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Rae: “I just can’t eat in front of people.”

Stacey: “Why not?”

Rae: “Well, because, if I eat unhealthy food, then people will think ‘Oh, look at that fat cow. No wonder she got to that size,’ and if I eat healthy food, then they think ‘Well, who’re you trying to kid, love? You didn’t get to that size by eating salads.’”

The fat experience in a nutshell. Bloody hell, My Mad Fat Diary is brilliant.

I once had a nurse practitioner say the exact same thing as the last gif.

They hit the nail on the head every single time.

This is the most successful gifset that has come up from the show. Look at the notes, is crazy!
It’s bittersweet moment, a triumph for this amazing show but the sad reflection of society’s double standards.

Thankful for this.


No matter what anybody tells you, words and ideas can change the world.

We don’t read and write poetry because it’s cute. We read and write poetry because we are members of the human race. And the human race is filled with passion. And medicine, law, business, engineering, these are noble pursuits and necessary to sustain life. But poetry, beauty, romance, love, these are what we stay alive for.

(Dead Poets Society, 1989)


Paris - Streets and Cityscapes


It’s always interesting to look back at moments through photography especially moments during travel. Everything is tinted by a certain distant nostalgia filtered through mood and every other external influencing factor. Were the leaves really that vivid? Were the vistas really that inviting? Did the streets really wind their way into your heart the way they have wound up there in retrospect?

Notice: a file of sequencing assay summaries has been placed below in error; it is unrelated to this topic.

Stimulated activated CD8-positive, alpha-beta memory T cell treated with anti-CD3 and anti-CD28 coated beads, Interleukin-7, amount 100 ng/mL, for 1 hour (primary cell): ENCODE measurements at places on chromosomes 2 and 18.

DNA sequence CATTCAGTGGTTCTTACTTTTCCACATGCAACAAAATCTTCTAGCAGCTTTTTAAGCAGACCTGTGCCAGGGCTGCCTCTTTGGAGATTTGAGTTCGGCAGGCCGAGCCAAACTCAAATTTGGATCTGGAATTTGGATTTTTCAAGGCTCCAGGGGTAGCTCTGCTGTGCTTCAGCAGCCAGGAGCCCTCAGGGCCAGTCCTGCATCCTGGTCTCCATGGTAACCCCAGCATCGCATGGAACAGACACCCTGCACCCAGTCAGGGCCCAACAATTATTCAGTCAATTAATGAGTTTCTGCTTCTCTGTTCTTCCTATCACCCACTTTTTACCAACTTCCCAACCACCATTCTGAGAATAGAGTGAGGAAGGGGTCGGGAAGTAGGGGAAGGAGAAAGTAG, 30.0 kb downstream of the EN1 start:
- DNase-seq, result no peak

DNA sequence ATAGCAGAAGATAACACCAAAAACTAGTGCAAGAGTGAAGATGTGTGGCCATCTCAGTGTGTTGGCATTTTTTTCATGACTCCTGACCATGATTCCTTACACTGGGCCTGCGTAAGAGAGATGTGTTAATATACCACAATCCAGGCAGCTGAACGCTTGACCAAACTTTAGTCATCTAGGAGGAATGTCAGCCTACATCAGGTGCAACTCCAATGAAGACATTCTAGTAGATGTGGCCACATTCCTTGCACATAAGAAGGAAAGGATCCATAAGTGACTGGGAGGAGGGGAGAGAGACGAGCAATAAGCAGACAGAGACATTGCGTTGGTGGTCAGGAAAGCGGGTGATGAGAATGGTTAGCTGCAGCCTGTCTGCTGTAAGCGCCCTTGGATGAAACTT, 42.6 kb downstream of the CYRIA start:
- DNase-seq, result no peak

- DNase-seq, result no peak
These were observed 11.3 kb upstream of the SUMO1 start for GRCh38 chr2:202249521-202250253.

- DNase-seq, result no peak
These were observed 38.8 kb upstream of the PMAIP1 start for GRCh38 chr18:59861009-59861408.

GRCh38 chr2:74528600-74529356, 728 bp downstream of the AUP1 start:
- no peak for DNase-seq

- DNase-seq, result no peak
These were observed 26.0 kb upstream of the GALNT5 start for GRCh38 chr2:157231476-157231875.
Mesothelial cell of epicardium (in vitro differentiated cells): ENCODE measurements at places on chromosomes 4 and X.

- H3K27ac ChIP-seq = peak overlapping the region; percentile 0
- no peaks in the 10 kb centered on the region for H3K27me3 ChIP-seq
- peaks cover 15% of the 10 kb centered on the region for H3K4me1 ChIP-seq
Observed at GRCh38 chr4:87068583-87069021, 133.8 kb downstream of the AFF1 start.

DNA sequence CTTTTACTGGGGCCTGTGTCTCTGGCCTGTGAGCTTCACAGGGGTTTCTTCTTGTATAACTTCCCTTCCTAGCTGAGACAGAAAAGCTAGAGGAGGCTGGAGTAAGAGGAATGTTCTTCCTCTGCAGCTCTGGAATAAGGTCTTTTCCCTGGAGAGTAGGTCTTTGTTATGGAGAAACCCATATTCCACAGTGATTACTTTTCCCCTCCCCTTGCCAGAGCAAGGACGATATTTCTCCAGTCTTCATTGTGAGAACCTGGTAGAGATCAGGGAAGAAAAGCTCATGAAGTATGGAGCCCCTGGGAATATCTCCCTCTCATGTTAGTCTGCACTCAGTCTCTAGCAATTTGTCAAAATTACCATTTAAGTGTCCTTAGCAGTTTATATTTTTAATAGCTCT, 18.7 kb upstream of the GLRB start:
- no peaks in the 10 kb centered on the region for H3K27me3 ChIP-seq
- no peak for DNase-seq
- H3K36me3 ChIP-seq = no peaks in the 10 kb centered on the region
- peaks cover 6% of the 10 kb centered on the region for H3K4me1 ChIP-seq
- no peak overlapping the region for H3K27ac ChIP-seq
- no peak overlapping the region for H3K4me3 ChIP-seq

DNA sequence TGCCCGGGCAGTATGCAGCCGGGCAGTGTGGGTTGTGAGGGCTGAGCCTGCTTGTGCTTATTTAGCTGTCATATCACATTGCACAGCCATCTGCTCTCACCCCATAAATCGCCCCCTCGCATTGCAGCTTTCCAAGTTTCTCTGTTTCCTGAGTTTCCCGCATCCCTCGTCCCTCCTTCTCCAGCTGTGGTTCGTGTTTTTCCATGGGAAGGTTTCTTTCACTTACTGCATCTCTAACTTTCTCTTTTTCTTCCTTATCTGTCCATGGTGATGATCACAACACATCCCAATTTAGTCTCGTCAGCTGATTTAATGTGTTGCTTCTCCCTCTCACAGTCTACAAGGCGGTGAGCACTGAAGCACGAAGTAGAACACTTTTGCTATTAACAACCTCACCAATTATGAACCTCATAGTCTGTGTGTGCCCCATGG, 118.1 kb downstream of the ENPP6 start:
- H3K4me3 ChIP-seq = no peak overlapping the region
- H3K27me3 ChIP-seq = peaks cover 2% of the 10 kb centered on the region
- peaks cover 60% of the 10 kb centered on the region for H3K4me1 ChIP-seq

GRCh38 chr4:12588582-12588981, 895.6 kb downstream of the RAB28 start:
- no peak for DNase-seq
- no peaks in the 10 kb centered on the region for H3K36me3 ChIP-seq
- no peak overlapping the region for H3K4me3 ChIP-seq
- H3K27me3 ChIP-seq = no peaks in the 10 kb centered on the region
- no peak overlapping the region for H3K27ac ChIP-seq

I am in the process of putting the majority of my Paris photography online in one way or another. I am populating my Paris Pinterest board, adding to my Flickr Paris album (linked below), and I will eventually launch a travel photography portfolio site which will be part of my main photography portfolio.

A number of people have messaged me via email and my Twitter asking what cameras and lenses I used while in Paris. All of my Paris photos were taken with my Sony A99 and Sony A7R. I used the Zeiss 24-70mm f/4 lens with the A7R and the Zeiss 16-35mm f/2.8 with the A99. For the interior photos I have posted like in this post about The Palace of Fontainebleau, all photos were hand-held. In fact, I did have a tripod with me but I used it to shoot video (more on that in a future post!).


1 - Spring flowers and stormy skies at Jardin du Luxembourg

2 - A view of Paris looking out towards the Eiffel Tower from the rooftop of Galeries Lafayette.

3 - A cat stops to ponder why I am so happy standing on this street in Montmartre with my camera, of course. ;)

4 - A sunlit street in the neighborhood of Buttes Chaumont.

5 - Spring blossoms on the Promenade Plantée in Paris (also known as Coulée Verte). I discovered that Paris has its own elevated park (that pre-dates NYC’s High Line!) with Rendez Vous with Paris. Pretty awesome.